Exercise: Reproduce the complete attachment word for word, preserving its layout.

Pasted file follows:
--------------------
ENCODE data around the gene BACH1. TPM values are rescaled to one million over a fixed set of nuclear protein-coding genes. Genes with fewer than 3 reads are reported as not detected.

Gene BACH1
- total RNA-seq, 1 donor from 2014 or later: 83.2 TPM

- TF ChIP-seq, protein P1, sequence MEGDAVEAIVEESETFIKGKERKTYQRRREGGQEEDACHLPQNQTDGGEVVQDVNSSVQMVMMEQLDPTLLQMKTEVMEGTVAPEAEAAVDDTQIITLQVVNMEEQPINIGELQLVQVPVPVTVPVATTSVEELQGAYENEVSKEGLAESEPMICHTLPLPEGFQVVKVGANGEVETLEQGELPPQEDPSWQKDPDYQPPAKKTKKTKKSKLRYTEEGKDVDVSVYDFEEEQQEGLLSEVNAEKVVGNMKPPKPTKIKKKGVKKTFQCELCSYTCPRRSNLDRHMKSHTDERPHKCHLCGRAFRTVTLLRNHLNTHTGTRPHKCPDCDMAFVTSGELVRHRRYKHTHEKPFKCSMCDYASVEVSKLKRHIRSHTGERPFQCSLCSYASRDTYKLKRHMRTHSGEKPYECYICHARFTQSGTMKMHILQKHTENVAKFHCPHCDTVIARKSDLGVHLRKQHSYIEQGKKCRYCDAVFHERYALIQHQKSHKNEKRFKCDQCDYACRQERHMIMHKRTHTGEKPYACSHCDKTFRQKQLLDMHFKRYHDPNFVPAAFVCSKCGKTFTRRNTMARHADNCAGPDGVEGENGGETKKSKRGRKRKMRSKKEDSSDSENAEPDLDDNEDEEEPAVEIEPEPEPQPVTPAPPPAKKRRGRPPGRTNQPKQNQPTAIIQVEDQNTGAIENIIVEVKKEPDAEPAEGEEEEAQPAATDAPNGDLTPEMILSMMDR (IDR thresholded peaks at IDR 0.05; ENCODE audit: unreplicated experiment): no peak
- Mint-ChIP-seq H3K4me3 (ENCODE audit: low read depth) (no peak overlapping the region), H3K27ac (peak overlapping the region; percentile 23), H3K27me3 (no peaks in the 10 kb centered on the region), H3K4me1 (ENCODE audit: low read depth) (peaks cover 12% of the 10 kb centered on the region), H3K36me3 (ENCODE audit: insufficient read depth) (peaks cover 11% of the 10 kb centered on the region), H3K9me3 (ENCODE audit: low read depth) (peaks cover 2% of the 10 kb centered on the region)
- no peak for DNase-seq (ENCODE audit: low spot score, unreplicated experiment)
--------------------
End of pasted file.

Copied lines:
ENCODE data around the gene BACH1. TPM values are rescaled to one million over a fixed set of nuclear protein-coding genes. Genes with fewer than 3 reads are reported as not detected.

Gene BACH1
- total RNA-seq, 1 donor from 2014 or later: 83.2 TPM

- TF ChIP-seq, protein P1, sequence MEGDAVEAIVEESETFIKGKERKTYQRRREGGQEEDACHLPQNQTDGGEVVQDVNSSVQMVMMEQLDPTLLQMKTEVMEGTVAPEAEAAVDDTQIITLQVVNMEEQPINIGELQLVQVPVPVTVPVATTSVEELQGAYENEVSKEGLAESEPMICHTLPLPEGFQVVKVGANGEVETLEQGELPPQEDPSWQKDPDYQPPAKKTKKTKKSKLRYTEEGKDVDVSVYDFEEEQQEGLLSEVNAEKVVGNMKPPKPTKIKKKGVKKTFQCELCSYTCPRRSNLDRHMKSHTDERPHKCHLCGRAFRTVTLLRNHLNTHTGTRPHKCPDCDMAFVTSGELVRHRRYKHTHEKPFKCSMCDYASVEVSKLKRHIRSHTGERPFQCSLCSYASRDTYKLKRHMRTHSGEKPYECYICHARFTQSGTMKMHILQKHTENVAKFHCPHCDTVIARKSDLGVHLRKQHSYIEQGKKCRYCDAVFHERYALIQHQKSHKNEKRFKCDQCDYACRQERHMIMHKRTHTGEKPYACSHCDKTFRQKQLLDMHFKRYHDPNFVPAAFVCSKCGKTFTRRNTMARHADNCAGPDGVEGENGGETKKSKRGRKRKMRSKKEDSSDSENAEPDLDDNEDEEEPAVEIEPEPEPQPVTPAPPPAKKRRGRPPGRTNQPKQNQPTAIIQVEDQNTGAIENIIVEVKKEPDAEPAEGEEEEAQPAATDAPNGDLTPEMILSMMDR (IDR thresholded peaks at IDR 0.05; ENCODE audit: unreplicated experiment): no peak
- Mint-ChIP-seq H3K4me3 (ENCODE audit: low read depth) (no peak overlapping the region), H3K27ac (peak overlapping the region; percentile 23), H3K27me3 (no peaks in the 10 kb centered on the region), H3K4me1 (ENCODE audit: low read depth) (peaks cover 12% of the 10 kb centered on the region), H3K36me3 (ENCODE audit: insufficient read depth) (peaks cover 11% of the 10 kb centered on the region), H3K9me3 (ENCODE audit: low read depth) (peaks cover 2% of the 10 kb centered on the region)
- no peak for DNase-seq (ENCODE audit: low spot score, unreplicated experiment)